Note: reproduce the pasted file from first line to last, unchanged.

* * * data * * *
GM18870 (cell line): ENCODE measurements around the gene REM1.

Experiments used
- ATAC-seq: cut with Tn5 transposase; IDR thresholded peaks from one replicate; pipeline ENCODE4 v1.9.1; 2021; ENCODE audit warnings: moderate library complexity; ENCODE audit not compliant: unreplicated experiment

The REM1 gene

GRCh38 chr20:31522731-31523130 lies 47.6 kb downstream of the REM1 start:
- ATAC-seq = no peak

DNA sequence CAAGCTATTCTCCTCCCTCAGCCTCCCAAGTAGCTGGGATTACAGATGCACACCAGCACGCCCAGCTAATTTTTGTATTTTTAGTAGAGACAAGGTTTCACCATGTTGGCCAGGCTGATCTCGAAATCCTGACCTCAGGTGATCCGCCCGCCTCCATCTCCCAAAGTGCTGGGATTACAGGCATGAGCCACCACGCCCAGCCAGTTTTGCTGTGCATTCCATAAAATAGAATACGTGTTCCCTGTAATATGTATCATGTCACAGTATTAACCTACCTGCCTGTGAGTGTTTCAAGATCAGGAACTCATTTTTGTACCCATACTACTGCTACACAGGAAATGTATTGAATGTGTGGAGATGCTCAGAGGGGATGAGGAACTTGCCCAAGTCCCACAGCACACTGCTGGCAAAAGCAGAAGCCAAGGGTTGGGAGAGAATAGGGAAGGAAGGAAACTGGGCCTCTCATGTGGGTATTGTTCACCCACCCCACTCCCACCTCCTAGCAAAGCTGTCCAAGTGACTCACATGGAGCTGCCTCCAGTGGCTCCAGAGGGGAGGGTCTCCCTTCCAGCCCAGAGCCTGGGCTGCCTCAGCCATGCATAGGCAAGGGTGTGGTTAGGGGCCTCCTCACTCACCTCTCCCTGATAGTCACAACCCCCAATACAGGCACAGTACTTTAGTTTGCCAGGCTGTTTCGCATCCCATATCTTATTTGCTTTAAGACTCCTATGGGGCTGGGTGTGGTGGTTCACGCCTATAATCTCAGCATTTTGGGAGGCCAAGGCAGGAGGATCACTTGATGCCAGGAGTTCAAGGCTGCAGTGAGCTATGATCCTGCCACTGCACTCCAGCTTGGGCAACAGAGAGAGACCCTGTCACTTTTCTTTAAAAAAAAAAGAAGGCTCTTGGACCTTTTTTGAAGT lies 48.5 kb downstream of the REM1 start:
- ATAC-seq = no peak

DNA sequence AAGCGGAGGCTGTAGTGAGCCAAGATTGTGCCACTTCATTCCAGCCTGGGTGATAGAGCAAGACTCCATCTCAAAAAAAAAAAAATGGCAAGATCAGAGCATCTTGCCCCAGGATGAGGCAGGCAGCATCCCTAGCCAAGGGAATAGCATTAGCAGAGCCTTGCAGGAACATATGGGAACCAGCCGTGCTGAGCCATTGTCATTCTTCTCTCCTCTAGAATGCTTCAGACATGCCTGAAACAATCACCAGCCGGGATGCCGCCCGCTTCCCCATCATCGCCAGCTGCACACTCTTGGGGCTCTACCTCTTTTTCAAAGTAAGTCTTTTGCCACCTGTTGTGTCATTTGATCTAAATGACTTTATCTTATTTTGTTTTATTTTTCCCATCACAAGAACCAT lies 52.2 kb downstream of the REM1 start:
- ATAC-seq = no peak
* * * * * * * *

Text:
GM18870 (cell line): ENCODE measurements around the gene REM1.

Experiments used
- ATAC-seq: cut with Tn5 transposase; IDR thresholded peaks from one replicate; pipeline ENCODE4 v1.9.1; 2021; ENCODE audit warnings: moderate library complexity; ENCODE audit not compliant: unreplicated experiment

The REM1 gene

GRCh38 chr20:31522731-31523130 lies 47.6 kb downstream of the REM1 start:
- ATAC-seq = no peak

DNA sequence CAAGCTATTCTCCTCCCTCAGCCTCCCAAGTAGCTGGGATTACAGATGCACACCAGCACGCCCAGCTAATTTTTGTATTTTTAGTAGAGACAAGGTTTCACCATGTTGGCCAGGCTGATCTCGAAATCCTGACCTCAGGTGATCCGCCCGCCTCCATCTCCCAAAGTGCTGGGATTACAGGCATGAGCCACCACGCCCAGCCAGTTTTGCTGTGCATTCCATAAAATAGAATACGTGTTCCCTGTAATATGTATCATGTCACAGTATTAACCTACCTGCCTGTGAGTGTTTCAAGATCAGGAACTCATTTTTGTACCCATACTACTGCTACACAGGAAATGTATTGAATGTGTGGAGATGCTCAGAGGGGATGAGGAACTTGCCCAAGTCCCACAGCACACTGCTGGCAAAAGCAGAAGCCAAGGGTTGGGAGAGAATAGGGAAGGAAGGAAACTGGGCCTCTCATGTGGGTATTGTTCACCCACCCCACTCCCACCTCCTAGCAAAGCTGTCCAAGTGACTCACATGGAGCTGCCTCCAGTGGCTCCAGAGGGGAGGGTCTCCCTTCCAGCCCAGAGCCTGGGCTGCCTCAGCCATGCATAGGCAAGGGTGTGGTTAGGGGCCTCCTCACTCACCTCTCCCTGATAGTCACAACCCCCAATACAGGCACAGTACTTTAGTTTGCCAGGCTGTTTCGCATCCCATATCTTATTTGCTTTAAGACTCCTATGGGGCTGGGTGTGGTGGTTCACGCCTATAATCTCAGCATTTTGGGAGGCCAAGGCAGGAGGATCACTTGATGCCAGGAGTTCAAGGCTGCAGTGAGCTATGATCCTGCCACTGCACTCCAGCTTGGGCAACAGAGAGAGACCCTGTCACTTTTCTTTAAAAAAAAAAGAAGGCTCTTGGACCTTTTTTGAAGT lies 48.5 kb downstream of the REM1 start:
- ATAC-seq = no peak

DNA sequence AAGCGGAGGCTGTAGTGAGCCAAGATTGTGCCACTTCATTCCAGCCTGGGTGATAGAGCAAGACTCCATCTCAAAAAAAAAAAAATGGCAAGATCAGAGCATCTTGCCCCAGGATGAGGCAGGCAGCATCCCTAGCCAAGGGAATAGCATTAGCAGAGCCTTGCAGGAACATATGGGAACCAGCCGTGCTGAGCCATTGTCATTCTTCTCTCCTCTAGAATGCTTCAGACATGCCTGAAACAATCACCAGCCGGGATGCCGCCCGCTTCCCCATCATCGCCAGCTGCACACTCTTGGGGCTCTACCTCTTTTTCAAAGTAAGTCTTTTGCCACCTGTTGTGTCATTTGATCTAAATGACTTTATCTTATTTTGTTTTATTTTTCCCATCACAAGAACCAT lies 52.2 kb downstream of the REM1 start:
- ATAC-seq = no peak